Authors: Gareth Bryant*, University of Sydney
Topics: Cultural and Political Ecology, Economic Geography, Energy
Keywords: renewable energy, finance, land, rent, India
Session Type: Virtual Paper
Start / End Time: 9:35 AM / 10:50 AM
Room: Virtual 37
Presentation File: No File Uploaded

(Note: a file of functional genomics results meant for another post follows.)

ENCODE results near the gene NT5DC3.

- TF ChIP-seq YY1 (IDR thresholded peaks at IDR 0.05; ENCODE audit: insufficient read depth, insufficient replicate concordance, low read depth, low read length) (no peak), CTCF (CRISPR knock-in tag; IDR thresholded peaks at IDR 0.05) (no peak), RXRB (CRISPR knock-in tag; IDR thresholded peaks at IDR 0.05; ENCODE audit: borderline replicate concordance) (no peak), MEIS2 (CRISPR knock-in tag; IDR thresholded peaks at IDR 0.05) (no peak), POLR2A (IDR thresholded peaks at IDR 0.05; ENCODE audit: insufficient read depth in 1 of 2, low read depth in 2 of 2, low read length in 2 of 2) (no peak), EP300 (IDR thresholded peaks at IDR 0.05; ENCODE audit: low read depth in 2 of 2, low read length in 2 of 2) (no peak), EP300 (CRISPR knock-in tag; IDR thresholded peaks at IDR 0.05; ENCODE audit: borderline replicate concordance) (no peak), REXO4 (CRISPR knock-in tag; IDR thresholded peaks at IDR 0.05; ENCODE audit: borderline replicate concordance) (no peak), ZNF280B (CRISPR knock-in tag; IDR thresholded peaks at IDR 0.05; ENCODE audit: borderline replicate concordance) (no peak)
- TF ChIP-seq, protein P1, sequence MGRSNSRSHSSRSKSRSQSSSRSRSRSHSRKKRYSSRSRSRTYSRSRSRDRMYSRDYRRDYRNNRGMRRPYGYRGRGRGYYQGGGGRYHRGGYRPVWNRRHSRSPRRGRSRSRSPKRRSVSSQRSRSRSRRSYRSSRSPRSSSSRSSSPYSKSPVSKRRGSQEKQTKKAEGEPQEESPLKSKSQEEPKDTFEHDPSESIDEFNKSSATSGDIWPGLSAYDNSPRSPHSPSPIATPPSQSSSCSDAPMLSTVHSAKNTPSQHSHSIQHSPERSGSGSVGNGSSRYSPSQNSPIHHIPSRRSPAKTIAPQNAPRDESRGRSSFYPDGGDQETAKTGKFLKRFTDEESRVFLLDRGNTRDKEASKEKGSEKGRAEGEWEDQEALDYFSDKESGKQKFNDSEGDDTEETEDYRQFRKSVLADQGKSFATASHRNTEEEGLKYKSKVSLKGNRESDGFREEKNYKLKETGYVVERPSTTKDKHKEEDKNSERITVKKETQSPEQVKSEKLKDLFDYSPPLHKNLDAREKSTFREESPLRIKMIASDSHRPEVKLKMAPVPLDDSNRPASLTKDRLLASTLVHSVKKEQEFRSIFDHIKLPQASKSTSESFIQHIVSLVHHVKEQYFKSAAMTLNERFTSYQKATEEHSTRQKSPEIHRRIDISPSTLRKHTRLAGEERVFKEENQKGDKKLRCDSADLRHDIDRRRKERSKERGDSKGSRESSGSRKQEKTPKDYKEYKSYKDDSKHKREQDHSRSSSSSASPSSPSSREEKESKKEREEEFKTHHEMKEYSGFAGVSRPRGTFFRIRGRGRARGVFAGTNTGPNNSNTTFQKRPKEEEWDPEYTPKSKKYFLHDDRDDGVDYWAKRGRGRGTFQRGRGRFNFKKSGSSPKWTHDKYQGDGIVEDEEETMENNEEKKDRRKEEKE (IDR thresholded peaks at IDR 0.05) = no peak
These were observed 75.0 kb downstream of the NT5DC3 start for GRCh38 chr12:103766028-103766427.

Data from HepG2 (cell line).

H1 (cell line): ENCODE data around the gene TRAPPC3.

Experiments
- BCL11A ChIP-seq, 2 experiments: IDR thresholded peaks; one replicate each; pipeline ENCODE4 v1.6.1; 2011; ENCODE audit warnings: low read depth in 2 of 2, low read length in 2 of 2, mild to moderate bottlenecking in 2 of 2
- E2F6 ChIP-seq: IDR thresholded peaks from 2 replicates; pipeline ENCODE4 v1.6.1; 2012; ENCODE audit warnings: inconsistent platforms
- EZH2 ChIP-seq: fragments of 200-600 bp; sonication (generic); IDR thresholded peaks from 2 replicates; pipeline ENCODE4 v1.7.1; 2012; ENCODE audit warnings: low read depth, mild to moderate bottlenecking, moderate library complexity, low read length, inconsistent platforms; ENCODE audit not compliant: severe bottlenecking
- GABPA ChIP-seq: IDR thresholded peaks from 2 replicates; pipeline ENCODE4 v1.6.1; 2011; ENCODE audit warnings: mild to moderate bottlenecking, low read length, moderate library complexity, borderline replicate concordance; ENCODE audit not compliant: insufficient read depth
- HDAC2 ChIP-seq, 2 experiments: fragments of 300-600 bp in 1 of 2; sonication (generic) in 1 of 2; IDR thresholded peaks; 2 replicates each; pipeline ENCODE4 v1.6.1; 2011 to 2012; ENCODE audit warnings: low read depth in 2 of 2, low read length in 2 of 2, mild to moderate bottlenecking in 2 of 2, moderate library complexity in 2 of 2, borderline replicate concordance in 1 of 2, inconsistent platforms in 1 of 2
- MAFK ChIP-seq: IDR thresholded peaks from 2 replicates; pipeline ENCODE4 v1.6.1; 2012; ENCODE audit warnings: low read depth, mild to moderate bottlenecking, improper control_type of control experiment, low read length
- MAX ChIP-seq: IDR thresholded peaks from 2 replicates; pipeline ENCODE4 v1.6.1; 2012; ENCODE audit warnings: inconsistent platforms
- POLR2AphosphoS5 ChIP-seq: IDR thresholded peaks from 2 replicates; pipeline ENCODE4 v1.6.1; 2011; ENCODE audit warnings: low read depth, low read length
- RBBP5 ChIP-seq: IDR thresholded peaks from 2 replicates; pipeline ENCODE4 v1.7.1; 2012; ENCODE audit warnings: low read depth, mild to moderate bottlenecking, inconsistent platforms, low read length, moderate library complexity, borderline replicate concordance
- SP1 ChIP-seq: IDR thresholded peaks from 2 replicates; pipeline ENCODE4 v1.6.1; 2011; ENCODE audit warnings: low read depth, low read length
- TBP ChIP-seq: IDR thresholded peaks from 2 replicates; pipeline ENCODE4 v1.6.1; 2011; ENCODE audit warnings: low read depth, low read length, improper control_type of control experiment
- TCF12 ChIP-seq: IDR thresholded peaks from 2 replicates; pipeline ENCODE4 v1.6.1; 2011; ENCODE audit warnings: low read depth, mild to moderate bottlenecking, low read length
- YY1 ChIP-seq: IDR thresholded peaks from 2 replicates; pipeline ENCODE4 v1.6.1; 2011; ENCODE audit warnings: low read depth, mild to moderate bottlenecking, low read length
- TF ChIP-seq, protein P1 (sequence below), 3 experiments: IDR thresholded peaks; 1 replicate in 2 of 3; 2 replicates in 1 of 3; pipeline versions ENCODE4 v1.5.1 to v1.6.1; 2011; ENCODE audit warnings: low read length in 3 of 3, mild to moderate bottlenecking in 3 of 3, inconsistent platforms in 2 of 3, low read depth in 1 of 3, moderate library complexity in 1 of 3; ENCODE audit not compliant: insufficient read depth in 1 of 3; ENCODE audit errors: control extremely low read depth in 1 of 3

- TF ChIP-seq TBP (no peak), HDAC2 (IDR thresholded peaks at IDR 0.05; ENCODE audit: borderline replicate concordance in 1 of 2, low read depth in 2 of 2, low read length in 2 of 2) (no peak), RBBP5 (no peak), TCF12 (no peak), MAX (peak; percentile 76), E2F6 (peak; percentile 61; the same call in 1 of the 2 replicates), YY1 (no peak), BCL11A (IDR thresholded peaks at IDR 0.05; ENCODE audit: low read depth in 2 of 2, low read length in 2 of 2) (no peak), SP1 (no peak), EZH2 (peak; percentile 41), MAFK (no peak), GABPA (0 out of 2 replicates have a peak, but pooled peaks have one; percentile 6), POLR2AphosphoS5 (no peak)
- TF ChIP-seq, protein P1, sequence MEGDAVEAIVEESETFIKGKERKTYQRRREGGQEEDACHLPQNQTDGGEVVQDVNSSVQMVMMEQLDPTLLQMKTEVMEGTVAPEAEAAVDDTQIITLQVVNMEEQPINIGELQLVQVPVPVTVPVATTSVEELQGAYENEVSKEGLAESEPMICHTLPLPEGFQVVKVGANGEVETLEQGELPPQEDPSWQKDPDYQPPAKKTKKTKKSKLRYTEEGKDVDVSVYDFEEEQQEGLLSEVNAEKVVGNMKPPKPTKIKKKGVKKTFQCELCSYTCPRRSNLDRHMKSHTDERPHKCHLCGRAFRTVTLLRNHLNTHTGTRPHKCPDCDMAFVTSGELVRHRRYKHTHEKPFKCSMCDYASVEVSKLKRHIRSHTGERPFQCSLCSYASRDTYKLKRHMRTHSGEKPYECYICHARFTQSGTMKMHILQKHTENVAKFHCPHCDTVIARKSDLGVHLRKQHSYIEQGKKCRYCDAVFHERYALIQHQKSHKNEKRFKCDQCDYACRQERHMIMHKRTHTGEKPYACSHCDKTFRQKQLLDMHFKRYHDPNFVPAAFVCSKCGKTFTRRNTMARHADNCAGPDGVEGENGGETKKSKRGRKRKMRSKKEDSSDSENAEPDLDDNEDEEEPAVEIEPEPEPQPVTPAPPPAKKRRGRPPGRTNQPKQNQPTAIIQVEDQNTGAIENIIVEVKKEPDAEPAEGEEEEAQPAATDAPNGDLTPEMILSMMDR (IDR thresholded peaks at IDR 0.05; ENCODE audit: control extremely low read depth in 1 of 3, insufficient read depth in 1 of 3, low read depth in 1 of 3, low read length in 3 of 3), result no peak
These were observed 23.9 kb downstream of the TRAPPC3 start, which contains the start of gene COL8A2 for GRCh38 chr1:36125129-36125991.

The transformation of energy systems towards renewable sources depends of the mobilisation of land. Governments and developers often use leasing arrangements to gain access to the land they need for solar and wind projects. In rural contexts, leasing has been presented as an opportunity for farmers, many of whom are facing climate-related stresses, to diversify their income streams. Land leasing for renewables is therefore an important flow of climate finance that shapes the socio-ecological relations of climate mitigation and adaptation. This paper examines the use of land leasing for renewables through a case study of the 2,050MW Pavagada Solar Park in Karnataka, India. We document how long-term fixed price leases negotiated between state authorities and local landowners have underpinned private investment in large-scale solar via ostensibly market-based processes of competitive bidding. We then identify two key challenges arising from the valuation of land in the financial and other terms of the leases. First, the leases under-value the land, meaning that the solar park is not delivering an adequate alternative income stream to farming for landowners. Second, the leases narrowly value the land by excluding consideration of livelihood practices it previously supported, including agricultural labour of landless people who are mostly women and from disadvantaged communities, and the collective identities associated with connections to the land. We conclude by reflecting on the critical role placed by land rent in shaping the extent to which the benefits of renewable energy are real and shared.